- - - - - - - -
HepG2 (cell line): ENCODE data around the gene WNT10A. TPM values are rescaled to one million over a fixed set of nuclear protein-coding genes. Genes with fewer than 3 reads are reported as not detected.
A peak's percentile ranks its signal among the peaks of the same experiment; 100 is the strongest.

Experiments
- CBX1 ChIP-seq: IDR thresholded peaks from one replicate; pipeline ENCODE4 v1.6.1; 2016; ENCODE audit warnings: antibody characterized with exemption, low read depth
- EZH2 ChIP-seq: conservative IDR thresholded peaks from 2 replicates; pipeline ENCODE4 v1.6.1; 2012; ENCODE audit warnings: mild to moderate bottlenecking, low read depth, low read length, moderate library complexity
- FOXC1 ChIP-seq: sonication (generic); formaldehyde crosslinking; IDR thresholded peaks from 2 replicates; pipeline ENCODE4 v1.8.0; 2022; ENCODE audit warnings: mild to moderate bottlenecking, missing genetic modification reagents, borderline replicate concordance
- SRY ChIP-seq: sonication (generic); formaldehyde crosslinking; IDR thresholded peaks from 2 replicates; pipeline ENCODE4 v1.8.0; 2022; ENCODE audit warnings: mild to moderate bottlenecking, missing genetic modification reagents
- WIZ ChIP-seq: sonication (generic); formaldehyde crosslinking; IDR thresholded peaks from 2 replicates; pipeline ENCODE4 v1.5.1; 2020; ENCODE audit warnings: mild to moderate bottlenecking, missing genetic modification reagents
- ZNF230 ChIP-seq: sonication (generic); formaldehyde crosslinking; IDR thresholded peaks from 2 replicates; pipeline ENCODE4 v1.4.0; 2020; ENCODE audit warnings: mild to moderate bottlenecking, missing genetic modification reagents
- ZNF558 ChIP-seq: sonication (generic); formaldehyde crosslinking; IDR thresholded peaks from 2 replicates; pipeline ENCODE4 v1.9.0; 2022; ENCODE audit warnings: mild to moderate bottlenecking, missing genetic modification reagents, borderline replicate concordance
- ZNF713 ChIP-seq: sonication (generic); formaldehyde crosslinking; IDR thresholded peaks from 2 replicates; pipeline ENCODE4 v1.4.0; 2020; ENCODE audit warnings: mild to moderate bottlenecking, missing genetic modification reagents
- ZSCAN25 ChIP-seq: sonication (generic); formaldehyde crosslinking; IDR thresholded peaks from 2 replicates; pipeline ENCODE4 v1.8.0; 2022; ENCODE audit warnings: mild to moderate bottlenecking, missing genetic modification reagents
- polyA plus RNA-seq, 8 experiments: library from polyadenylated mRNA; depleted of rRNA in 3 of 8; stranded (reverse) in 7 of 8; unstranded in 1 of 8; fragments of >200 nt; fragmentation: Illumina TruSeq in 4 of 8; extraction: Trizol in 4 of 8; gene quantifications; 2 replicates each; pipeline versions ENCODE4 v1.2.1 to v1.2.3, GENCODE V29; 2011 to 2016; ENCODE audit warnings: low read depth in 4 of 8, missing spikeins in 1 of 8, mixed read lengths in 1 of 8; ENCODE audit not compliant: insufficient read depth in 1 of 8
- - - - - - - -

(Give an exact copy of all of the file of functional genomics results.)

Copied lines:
HepG2 (cell line): ENCODE data around the gene WNT10A. TPM values are rescaled to one million over a fixed set of nuclear protein-coding genes. Genes with fewer than 3 reads are reported as not detected.
A peak's percentile ranks its signal among the peaks of the same experiment; 100 is the strongest.

Experiments
- CBX1 ChIP-seq: IDR thresholded peaks from one replicate; pipeline ENCODE4 v1.6.1; 2016; ENCODE audit warnings: antibody characterized with exemption, low read depth
- EZH2 ChIP-seq: conservative IDR thresholded peaks from 2 replicates; pipeline ENCODE4 v1.6.1; 2012; ENCODE audit warnings: mild to moderate bottlenecking, low read depth, low read length, moderate library complexity
- FOXC1 ChIP-seq: sonication (generic); formaldehyde crosslinking; IDR thresholded peaks from 2 replicates; pipeline ENCODE4 v1.8.0; 2022; ENCODE audit warnings: mild to moderate bottlenecking, missing genetic modification reagents, borderline replicate concordance
- SRY ChIP-seq: sonication (generic); formaldehyde crosslinking; IDR thresholded peaks from 2 replicates; pipeline ENCODE4 v1.8.0; 2022; ENCODE audit warnings: mild to moderate bottlenecking, missing genetic modification reagents
- WIZ ChIP-seq: sonication (generic); formaldehyde crosslinking; IDR thresholded peaks from 2 replicates; pipeline ENCODE4 v1.5.1; 2020; ENCODE audit warnings: mild to moderate bottlenecking, missing genetic modification reagents
- ZNF230 ChIP-seq: sonication (generic); formaldehyde crosslinking; IDR thresholded peaks from 2 replicates; pipeline ENCODE4 v1.4.0; 2020; ENCODE audit warnings: mild to moderate bottlenecking, missing genetic modification reagents
- ZNF558 ChIP-seq: sonication (generic); formaldehyde crosslinking; IDR thresholded peaks from 2 replicates; pipeline ENCODE4 v1.9.0; 2022; ENCODE audit warnings: mild to moderate bottlenecking, missing genetic modification reagents, borderline replicate concordance
- ZNF713 ChIP-seq: sonication (generic); formaldehyde crosslinking; IDR thresholded peaks from 2 replicates; pipeline ENCODE4 v1.4.0; 2020; ENCODE audit warnings: mild to moderate bottlenecking, missing genetic modification reagents
- ZSCAN25 ChIP-seq: sonication (generic); formaldehyde crosslinking; IDR thresholded peaks from 2 replicates; pipeline ENCODE4 v1.8.0; 2022; ENCODE audit warnings: mild to moderate bottlenecking, missing genetic modification reagents
- polyA plus RNA-seq, 8 experiments: library from polyadenylated mRNA; depleted of rRNA in 3 of 8; stranded (reverse) in 7 of 8; unstranded in 1 of 8; fragments of >200 nt; fragmentation: Illumina TruSeq in 4 of 8; extraction: Trizol in 4 of 8; gene quantifications; 2 replicates each; pipeline versions ENCODE4 v1.2.1 to v1.2.3, GENCODE V29; 2011 to 2016; ENCODE audit warnings: low read depth in 4 of 8, missing spikeins in 1 of 8, mixed read lengths in 1 of 8; ENCODE audit not compliant: insufficient read depth in 1 of 8